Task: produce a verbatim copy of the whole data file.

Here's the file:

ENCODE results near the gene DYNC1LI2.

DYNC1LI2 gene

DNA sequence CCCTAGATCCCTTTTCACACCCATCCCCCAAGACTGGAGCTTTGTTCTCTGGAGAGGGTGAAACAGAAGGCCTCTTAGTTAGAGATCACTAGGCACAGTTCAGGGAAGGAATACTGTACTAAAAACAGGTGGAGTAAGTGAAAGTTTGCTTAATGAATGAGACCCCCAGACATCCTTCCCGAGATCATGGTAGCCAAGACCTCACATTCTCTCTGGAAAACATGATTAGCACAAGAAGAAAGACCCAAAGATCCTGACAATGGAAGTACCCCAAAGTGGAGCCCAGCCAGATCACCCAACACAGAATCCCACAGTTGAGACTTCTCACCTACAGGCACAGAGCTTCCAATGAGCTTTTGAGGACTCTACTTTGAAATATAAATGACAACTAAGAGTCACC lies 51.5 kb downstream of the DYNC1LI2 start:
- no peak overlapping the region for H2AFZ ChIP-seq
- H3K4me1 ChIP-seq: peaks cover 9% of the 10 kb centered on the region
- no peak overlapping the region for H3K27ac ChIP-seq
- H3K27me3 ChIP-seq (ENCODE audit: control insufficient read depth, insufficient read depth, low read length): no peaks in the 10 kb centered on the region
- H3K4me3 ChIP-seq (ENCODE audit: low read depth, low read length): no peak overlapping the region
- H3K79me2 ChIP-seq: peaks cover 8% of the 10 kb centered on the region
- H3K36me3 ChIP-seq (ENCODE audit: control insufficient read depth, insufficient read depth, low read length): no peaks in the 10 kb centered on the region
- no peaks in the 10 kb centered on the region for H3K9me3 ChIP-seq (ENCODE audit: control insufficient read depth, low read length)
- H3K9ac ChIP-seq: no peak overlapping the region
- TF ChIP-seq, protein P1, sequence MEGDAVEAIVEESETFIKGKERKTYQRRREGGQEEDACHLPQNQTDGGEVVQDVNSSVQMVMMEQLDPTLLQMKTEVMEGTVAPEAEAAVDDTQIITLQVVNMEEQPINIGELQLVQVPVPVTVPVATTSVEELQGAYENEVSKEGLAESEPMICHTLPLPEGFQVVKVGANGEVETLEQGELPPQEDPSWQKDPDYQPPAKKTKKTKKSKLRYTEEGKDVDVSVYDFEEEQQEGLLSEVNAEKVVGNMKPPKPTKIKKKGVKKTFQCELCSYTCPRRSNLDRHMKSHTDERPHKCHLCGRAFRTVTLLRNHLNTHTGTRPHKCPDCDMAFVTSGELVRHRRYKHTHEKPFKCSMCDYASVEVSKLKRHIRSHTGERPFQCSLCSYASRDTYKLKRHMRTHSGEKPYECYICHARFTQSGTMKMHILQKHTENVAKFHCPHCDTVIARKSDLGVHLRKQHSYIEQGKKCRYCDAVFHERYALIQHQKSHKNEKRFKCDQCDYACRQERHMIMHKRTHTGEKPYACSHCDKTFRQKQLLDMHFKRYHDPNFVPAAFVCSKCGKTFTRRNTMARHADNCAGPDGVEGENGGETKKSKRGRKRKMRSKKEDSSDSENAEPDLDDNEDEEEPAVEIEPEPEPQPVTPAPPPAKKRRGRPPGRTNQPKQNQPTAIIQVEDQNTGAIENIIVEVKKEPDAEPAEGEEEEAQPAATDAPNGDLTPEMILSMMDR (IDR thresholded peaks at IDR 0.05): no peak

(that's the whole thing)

ENCODE results near the gene DYNC1LI2.

DYNC1LI2 gene

DNA sequence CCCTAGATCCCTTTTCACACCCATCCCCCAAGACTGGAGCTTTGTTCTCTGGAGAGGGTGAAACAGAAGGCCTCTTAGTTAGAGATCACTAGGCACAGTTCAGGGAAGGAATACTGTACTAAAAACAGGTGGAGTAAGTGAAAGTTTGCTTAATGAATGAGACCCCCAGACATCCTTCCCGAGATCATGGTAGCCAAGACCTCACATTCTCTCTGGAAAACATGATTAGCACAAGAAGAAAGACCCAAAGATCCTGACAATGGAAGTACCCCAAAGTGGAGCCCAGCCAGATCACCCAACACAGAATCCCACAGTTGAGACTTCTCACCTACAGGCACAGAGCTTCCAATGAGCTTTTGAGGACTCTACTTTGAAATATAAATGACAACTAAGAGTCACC lies 51.5 kb downstream of the DYNC1LI2 start:
- no peak overlapping the region for H2AFZ ChIP-seq
- H3K4me1 ChIP-seq: peaks cover 9% of the 10 kb centered on the region
- no peak overlapping the region for H3K27ac ChIP-seq
- H3K27me3 ChIP-seq (ENCODE audit: control insufficient read depth, insufficient read depth, low read length): no peaks in the 10 kb centered on the region
- H3K4me3 ChIP-seq (ENCODE audit: low read depth, low read length): no peak overlapping the region
- H3K79me2 ChIP-seq: peaks cover 8% of the 10 kb centered on the region
- H3K36me3 ChIP-seq (ENCODE audit: control insufficient read depth, insufficient read depth, low read length): no peaks in the 10 kb centered on the region
- no peaks in the 10 kb centered on the region for H3K9me3 ChIP-seq (ENCODE audit: control insufficient read depth, low read length)
- H3K9ac ChIP-seq: no peak overlapping the region
- TF ChIP-seq, protein P1, sequence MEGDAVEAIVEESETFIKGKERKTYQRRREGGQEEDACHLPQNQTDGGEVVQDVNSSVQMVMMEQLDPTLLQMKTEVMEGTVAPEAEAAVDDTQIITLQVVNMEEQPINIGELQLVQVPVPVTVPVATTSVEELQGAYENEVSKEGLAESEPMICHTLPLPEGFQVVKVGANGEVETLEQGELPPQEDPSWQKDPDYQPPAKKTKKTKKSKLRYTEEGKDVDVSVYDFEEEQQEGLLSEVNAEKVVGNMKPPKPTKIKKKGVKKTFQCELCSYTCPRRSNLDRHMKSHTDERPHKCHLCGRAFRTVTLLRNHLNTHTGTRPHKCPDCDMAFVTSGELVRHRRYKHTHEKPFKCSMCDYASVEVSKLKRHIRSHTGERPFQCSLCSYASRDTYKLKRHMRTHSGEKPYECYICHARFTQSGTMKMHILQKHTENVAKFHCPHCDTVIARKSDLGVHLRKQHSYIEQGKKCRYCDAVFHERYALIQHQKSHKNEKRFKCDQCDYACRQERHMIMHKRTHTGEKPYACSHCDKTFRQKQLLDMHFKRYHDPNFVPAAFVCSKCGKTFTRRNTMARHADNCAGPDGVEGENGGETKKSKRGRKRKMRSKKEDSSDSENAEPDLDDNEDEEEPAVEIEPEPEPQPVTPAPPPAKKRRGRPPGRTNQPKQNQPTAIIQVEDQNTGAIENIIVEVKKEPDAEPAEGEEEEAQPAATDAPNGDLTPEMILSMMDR (IDR thresholded peaks at IDR 0.05): no peak